A tremendously thought provoking question came from
an attendee at a recent workshop:
Dan,… “we met and talked last weekend at the University
of Pittsburgh during the “Job searching for chemical
professionals” workshop. I plan to graduate with an MS
in organic chemistry at the end of this semester and am
looking for jobs with small biotech and start-up companies.
You gave me good advice on how to follow the venture
capital money to find new jobs, and I was hoping to
follow up with you and get some more advice on how
and when to approach these opportunities.
My concern,” he continued in the email, “is about whom
I should contact, and when.“ He described what he has
learned about a company with growth plans from <10
to 15-25. “I don’t know how to contact anybody with the
“Should I send to VCs asking to be referred to any of
the upcoming positions?“
This may apply to a larger audience, so please let me
share the response.
TACTICS AND STRATEGIES
-checked ABs Linkedin profile. It needs to be refreshed. Add
more about his thesis topic, additional skills and a photo.
-strong pedigree for the field, has he spoken to their career
services/placement offices? Is he part of alumni groups?
-Suggestion: Find a “warm introduction” [rather than a “cold
contact” though someone connected to the firm] to each
opportunity. Does he know someone there or a previous
employee? Does his adviser (someone in his network) have
any connections? How about alumni from his group?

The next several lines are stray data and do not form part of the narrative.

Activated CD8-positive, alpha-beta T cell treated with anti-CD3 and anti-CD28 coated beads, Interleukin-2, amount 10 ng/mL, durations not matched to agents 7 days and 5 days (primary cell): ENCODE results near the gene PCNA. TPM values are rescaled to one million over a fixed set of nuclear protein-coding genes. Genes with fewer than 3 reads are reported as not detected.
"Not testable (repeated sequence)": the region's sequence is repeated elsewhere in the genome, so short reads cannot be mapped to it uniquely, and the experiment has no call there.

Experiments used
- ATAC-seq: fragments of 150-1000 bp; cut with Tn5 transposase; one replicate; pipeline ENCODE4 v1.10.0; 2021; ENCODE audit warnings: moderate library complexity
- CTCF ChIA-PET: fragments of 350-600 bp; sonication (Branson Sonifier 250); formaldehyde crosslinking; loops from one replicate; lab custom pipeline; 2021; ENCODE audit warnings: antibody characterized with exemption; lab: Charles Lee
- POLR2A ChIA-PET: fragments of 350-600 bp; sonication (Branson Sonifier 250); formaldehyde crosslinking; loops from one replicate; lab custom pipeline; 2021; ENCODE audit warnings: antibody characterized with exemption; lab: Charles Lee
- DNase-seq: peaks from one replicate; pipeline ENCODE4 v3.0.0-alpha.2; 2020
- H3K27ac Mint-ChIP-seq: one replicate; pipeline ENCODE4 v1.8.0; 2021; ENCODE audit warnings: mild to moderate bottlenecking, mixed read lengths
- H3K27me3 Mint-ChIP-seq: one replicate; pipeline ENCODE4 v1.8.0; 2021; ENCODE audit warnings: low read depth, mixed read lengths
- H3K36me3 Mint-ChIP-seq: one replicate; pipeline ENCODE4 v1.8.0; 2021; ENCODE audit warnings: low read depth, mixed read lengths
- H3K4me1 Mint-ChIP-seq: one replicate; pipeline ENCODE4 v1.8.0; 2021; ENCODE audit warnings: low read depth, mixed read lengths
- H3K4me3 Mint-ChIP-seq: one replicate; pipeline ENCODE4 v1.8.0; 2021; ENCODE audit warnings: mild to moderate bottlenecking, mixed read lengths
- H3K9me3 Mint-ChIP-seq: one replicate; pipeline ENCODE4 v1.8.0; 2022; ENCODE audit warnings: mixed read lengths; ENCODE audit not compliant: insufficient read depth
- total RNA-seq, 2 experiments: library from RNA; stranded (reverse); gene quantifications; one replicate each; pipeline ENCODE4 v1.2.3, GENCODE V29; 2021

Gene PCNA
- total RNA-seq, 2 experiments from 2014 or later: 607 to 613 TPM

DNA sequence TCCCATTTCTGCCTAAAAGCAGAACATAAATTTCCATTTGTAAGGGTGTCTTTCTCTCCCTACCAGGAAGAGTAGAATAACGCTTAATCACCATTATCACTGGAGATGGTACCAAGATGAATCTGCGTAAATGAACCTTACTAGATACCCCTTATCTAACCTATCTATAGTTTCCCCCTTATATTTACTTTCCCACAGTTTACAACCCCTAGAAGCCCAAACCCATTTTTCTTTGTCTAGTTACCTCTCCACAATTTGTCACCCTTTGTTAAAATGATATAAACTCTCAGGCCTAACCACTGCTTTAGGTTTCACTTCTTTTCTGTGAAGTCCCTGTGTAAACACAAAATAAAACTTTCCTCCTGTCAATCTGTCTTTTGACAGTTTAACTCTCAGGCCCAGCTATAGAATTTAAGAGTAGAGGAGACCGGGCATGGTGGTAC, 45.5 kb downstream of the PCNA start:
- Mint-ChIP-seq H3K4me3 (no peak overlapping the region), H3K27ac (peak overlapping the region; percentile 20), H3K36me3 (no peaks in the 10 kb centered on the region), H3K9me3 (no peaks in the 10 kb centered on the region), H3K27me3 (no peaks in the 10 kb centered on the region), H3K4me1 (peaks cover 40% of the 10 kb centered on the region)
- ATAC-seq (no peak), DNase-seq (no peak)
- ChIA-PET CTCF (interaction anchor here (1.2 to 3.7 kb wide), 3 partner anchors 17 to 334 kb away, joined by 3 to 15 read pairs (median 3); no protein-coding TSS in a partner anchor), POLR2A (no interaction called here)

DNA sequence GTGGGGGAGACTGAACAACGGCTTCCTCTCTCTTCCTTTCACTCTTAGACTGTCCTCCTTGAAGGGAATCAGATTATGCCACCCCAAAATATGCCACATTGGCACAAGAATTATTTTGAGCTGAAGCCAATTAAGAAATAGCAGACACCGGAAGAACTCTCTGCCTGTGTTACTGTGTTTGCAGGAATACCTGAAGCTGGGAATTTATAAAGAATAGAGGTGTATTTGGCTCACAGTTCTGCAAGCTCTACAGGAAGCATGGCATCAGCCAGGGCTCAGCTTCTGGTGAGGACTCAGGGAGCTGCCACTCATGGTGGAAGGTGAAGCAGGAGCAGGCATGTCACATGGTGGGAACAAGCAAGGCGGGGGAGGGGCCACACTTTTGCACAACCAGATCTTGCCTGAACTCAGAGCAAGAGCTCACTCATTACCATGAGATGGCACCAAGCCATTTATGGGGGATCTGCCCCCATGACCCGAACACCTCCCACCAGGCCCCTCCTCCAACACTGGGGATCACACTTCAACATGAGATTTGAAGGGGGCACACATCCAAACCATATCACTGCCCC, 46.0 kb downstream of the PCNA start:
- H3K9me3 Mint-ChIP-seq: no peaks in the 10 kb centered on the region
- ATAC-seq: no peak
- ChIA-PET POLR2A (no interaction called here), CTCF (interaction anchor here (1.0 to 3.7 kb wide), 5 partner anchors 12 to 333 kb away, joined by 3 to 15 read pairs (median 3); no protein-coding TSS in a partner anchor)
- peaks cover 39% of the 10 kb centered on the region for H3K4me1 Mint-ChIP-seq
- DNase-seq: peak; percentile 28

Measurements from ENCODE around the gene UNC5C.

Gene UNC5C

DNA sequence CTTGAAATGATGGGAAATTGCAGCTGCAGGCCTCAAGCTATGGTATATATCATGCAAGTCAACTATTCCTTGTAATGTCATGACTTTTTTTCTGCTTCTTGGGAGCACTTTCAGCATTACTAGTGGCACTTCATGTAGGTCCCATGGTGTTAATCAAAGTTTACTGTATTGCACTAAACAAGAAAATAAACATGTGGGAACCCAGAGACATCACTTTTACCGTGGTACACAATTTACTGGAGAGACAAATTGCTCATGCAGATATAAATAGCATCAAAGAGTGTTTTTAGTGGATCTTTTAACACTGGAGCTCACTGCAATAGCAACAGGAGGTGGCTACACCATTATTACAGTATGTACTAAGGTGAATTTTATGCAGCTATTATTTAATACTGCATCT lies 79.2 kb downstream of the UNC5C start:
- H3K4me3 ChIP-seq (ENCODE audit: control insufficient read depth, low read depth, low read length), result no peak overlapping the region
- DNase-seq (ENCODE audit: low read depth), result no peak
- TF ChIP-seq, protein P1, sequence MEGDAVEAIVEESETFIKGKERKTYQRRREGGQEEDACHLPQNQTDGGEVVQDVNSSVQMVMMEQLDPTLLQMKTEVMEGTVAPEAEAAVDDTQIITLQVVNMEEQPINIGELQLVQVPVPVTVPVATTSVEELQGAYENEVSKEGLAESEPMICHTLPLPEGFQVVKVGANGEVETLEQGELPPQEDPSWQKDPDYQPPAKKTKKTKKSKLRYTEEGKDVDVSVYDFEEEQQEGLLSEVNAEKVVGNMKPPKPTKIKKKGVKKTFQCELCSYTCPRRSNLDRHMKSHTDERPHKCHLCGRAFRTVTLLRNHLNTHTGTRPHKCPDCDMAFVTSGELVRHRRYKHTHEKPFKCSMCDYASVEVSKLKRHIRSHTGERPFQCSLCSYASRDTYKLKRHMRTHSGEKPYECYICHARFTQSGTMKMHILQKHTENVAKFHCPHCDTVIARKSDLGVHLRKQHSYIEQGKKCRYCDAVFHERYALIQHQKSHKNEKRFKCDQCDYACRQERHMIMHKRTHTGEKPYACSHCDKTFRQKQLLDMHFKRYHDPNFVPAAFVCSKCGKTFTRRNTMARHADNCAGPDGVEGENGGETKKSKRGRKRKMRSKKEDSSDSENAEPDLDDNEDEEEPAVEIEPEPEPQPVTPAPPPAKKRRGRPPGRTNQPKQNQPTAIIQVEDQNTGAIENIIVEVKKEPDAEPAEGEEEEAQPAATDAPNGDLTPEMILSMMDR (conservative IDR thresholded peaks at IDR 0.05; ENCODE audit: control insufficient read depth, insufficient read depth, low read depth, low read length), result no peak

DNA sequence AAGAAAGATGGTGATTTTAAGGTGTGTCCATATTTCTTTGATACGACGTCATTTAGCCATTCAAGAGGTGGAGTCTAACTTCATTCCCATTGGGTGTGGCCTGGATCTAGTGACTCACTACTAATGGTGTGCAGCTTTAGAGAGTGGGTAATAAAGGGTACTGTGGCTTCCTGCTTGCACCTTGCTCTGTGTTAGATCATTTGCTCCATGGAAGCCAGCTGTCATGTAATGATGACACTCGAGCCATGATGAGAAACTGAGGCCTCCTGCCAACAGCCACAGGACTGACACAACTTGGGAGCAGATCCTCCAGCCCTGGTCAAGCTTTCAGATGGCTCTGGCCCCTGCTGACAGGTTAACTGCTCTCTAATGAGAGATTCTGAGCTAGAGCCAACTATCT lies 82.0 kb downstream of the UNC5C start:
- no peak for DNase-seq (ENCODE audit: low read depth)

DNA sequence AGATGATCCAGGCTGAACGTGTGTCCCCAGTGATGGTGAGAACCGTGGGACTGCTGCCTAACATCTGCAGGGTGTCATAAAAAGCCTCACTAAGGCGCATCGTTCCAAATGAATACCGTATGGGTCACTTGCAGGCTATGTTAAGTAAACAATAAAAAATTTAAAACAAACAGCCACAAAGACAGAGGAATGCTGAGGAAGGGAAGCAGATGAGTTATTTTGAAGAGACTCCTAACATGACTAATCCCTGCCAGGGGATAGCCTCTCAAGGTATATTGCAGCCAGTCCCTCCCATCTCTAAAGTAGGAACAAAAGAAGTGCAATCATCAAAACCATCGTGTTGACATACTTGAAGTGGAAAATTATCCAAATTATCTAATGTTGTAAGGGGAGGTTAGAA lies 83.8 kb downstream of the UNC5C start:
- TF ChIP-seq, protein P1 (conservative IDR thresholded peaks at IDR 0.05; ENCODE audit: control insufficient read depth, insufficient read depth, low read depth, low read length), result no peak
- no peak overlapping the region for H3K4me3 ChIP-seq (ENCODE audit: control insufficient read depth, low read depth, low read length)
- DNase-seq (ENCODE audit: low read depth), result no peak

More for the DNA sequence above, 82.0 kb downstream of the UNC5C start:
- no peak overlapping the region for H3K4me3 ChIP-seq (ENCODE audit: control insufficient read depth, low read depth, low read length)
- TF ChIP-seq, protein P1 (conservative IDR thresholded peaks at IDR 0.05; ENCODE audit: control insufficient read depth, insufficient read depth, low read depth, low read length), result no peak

- some venture capitalists have websites and he ought to apply through
them directly. Recruiters often work for small firms.
- Incidentally, J does have a website and if he has skills they
are seeking people with skills in cancer immunotherapies
[Again, a “warm introduction” can be an advantage, through a
referral or networking.]
- is he focused on a location? I can offer leads for some specific
areas…(SF, SD, Boston, NJ, TX…]
- is he presenting a poster at NOLA ACS or attending the career
fair? It is a huge upcoming opportunity.
- Brush up on presentation and interviewing skills simultaneously,
so when the next step happens, he is ready.”
Shirley offered some terrific advice:
“first,use Linkedin as a source.
does anyone at the company have a profile?
articles regarding VC will list appropriate individuals, who have
send an “invite” on Linkedin in a nice personalized note expressing
interest in their company and industry. Don’t ask for a job in an invite!
continue to constantly expand your network
second, explore local industry specific networking events through
Linkedin. I highly encourage this. Sign up for specific groups in
Linkedin, attend periodic [can be monthly] meetings, and find out
about start-ups, etc.
third, I recommend having business cards with them. Vista
(www.vistaprint.com) offers a cost-efffective product. A person
might list their specialization on the card, that can be handed out
at networking events.
job openings. Surprisingly, a number of companies use Craigslist,
Door64 and other unrelated sites. Check Forbes’ list of best
cities where biotech congregates.
campus counselors. Many times, these individuals can offer a
wealth of information.
Finally, pay attention to “consequential strangers”, who are people
you meet and have something valuable to offer.”